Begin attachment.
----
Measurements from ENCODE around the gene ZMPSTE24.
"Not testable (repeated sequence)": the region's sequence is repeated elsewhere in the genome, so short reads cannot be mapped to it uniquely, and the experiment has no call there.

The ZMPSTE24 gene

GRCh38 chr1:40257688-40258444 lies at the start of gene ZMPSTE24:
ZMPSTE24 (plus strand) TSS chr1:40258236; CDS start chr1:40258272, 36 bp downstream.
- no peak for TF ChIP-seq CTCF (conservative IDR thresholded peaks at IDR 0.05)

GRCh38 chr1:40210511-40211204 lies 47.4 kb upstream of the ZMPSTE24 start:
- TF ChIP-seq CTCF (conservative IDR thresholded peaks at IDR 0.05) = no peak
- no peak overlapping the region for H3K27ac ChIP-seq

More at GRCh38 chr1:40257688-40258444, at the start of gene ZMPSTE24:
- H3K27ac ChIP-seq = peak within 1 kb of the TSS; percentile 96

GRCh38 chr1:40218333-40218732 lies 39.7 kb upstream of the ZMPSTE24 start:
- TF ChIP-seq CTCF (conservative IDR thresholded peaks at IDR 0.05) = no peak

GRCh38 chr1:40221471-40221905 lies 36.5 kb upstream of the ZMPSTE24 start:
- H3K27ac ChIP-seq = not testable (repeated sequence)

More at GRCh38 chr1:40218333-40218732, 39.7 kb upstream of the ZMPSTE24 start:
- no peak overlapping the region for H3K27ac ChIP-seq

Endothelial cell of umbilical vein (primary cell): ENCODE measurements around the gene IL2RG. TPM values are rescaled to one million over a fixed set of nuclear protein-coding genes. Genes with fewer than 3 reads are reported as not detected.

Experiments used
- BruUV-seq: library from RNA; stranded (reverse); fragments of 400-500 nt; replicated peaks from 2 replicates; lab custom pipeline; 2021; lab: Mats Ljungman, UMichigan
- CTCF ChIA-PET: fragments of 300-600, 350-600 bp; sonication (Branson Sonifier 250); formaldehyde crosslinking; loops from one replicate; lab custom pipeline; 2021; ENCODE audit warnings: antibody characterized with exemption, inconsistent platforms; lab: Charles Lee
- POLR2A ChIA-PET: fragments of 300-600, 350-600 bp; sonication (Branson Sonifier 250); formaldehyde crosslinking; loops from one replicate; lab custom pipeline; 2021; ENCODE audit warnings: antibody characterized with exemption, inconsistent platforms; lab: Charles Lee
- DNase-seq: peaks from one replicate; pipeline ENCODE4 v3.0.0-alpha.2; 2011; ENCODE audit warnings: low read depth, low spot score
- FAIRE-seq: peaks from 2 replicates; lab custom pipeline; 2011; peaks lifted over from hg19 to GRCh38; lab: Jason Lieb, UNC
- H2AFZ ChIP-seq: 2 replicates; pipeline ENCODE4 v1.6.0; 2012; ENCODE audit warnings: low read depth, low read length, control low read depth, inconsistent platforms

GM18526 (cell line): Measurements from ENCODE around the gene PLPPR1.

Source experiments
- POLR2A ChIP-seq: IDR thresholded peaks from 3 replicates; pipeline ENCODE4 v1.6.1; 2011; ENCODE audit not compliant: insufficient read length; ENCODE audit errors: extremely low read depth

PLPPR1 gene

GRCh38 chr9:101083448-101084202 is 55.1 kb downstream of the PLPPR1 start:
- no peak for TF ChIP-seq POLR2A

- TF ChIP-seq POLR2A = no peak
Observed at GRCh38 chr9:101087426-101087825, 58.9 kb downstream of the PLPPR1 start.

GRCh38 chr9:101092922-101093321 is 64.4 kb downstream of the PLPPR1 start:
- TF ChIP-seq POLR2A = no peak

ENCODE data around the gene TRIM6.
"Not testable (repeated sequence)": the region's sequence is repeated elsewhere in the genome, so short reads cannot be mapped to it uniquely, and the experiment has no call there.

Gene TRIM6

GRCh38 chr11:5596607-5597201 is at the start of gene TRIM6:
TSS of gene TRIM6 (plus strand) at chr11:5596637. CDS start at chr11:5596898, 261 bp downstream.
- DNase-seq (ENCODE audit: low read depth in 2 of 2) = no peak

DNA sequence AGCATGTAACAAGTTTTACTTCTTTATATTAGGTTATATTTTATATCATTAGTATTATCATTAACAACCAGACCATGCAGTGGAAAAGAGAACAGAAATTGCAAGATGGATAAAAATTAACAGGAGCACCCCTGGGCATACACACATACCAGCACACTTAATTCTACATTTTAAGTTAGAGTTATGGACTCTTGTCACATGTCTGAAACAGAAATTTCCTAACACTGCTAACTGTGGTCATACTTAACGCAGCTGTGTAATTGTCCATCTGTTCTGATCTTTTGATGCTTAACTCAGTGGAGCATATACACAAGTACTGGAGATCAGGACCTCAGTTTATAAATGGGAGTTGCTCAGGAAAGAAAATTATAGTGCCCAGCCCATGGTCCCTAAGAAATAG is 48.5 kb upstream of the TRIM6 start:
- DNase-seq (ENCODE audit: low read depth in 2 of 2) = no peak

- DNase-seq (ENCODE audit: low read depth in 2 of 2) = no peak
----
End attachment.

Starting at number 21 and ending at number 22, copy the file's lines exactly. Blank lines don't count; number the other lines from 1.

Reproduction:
- CTCF ChIA-PET: fragments of 300-600, 350-600 bp; sonication (Branson Sonifier 250); formaldehyde crosslinking; loops from one replicate; lab custom pipeline; 2021; ENCODE audit warnings: antibody characterized with exemption, inconsistent platforms; lab: Charles Lee
- POLR2A ChIA-PET: fragments of 300-600, 350-600 bp; sonication (Branson Sonifier 250); formaldehyde crosslinking; loops from one replicate; lab custom pipeline; 2021; ENCODE audit warnings: antibody characterized with exemption, inconsistent platforms; lab: Charles Lee